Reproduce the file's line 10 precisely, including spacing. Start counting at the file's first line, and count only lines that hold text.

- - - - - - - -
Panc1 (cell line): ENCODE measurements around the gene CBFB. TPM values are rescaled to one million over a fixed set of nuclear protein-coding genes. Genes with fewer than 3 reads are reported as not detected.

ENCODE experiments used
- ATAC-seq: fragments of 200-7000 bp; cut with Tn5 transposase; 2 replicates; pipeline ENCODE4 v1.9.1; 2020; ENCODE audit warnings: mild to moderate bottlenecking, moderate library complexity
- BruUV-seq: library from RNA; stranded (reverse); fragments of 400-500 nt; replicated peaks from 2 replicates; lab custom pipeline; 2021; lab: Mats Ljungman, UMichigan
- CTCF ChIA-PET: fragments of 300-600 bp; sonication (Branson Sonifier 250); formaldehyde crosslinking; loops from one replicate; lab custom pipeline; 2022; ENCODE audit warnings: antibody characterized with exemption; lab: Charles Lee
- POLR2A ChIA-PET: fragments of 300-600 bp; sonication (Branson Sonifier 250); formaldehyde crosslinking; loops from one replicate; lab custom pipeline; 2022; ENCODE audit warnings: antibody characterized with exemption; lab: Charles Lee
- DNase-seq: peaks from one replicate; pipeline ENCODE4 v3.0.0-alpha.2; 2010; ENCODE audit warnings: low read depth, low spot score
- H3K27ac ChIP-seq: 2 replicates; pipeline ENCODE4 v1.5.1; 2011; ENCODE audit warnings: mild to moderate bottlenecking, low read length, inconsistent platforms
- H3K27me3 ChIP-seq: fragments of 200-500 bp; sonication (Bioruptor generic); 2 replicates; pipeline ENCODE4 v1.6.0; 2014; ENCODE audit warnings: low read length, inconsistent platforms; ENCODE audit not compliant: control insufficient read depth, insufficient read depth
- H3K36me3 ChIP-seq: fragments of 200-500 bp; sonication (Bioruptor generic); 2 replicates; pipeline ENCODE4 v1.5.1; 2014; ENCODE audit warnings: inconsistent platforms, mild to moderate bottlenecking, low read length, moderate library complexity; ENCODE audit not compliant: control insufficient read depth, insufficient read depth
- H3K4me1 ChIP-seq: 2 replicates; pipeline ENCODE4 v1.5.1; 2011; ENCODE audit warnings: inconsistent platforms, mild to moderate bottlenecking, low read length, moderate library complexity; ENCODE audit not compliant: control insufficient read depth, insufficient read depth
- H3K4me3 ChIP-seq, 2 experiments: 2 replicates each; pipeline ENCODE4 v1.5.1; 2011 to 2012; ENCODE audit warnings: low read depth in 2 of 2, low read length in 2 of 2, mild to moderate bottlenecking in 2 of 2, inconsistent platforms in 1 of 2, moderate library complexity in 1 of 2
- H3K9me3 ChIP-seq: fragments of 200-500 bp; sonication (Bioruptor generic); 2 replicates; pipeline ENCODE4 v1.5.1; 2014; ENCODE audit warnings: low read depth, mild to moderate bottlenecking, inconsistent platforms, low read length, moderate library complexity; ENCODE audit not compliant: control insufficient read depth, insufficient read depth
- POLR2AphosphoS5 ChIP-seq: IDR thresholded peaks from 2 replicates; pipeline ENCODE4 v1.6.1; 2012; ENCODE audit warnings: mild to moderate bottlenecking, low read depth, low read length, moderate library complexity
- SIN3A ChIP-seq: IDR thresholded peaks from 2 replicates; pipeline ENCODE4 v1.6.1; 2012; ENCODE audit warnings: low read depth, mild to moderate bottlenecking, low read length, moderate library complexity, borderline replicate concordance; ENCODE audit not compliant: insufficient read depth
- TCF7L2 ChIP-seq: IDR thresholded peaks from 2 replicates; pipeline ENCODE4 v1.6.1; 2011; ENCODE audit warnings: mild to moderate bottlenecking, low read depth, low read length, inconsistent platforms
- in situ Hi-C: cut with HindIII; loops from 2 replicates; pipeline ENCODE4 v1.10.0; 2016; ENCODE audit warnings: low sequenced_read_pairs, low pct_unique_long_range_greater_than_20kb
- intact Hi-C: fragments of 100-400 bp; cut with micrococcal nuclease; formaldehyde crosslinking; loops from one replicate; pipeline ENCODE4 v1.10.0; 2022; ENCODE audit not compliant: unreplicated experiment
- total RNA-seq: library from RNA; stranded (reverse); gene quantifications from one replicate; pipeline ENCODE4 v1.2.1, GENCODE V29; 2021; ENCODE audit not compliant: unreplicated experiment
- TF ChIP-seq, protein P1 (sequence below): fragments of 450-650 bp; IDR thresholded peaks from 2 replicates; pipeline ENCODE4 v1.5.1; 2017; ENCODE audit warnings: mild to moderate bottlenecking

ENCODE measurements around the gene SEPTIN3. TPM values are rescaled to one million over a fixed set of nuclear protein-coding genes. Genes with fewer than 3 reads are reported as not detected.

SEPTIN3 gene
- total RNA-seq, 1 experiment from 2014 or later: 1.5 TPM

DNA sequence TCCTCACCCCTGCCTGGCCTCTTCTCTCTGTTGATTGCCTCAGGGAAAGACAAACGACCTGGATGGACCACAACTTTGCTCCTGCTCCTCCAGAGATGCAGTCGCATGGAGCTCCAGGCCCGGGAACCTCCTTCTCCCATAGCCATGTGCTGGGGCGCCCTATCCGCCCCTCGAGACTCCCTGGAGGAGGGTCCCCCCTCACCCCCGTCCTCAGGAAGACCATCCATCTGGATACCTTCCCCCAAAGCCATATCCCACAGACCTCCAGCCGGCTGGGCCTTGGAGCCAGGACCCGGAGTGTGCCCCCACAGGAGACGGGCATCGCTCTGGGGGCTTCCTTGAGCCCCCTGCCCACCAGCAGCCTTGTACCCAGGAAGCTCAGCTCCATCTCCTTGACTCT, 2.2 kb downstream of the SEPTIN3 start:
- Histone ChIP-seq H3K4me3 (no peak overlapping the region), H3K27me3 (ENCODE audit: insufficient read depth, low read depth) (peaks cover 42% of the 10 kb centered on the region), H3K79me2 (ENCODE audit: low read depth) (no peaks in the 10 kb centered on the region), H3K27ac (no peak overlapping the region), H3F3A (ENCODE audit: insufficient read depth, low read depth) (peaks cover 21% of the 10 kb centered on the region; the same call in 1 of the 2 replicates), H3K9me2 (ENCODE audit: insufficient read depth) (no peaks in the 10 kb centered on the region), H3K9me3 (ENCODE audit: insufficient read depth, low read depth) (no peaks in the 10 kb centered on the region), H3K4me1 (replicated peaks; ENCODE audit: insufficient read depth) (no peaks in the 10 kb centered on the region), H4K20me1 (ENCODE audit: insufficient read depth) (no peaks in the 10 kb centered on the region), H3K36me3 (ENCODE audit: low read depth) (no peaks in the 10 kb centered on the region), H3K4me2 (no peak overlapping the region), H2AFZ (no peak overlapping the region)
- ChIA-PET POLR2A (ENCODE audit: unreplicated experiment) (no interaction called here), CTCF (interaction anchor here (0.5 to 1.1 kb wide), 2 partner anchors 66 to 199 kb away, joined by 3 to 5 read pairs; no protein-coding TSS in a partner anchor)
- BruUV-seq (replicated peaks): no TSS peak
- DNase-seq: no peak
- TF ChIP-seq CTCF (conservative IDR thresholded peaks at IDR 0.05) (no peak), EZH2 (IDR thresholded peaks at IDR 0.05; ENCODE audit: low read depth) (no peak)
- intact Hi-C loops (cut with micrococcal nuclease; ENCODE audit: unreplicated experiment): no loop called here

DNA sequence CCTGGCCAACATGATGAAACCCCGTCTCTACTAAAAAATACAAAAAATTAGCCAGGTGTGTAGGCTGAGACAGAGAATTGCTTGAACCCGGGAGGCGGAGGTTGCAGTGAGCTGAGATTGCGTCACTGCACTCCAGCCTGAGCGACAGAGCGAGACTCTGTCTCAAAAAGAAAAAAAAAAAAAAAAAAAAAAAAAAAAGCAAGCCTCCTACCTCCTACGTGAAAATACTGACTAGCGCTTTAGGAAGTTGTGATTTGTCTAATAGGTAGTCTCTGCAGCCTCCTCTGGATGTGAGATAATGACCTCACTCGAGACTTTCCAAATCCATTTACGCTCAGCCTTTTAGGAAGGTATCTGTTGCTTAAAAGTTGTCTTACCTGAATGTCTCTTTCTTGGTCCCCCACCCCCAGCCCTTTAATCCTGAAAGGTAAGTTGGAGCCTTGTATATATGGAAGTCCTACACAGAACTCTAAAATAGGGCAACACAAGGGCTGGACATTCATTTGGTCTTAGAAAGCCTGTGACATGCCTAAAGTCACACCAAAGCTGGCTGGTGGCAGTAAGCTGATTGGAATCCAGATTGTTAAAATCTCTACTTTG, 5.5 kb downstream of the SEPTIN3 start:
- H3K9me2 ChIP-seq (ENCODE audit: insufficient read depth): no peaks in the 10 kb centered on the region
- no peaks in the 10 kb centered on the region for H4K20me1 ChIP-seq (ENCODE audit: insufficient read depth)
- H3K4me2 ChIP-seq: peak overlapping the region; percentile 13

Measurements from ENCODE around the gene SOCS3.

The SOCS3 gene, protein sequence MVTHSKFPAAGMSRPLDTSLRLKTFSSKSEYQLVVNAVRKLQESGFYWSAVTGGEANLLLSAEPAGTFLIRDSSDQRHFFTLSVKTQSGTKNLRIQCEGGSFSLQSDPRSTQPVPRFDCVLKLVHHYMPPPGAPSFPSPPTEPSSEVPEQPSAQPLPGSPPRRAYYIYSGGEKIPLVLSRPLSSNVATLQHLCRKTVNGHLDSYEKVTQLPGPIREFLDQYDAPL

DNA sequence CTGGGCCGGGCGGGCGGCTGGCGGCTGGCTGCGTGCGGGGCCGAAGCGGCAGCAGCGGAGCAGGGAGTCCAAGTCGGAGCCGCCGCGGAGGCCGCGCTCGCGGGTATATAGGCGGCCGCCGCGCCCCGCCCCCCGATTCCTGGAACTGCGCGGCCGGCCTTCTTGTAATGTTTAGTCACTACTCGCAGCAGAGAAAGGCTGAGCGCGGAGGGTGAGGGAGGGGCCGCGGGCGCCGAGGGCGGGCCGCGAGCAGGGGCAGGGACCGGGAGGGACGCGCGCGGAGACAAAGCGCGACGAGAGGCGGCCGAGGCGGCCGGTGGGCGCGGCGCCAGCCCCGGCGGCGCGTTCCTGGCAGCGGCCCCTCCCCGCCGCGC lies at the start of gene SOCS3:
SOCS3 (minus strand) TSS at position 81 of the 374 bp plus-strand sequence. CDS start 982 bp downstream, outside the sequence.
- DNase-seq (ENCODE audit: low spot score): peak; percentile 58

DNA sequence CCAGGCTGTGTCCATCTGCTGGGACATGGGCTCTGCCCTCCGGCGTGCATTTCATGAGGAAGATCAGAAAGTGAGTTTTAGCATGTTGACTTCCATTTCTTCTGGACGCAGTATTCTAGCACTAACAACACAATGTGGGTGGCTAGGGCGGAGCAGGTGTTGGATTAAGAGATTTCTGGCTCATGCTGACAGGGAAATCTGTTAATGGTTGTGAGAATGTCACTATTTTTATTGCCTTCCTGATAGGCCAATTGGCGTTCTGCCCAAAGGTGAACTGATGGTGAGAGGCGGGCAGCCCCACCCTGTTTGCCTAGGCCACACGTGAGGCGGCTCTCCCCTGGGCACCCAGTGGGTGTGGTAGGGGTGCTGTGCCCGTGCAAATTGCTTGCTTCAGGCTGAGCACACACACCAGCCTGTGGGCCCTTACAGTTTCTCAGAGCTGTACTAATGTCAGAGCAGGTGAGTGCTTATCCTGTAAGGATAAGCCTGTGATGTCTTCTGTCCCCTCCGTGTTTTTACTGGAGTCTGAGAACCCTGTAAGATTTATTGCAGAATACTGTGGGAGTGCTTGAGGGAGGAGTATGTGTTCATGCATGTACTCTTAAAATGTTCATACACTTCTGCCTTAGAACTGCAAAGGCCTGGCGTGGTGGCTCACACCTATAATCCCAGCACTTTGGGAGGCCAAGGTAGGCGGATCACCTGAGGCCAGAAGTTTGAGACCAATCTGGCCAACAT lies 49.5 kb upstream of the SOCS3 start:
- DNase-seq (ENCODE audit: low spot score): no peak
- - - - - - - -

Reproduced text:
- H3K36me3 ChIP-seq: fragments of 200-500 bp; sonication (Bioruptor generic); 2 replicates; pipeline ENCODE4 v1.5.1; 2014; ENCODE audit warnings: inconsistent platforms, mild to moderate bottlenecking, low read length, moderate library complexity; ENCODE audit not compliant: control insufficient read depth, insufficient read depth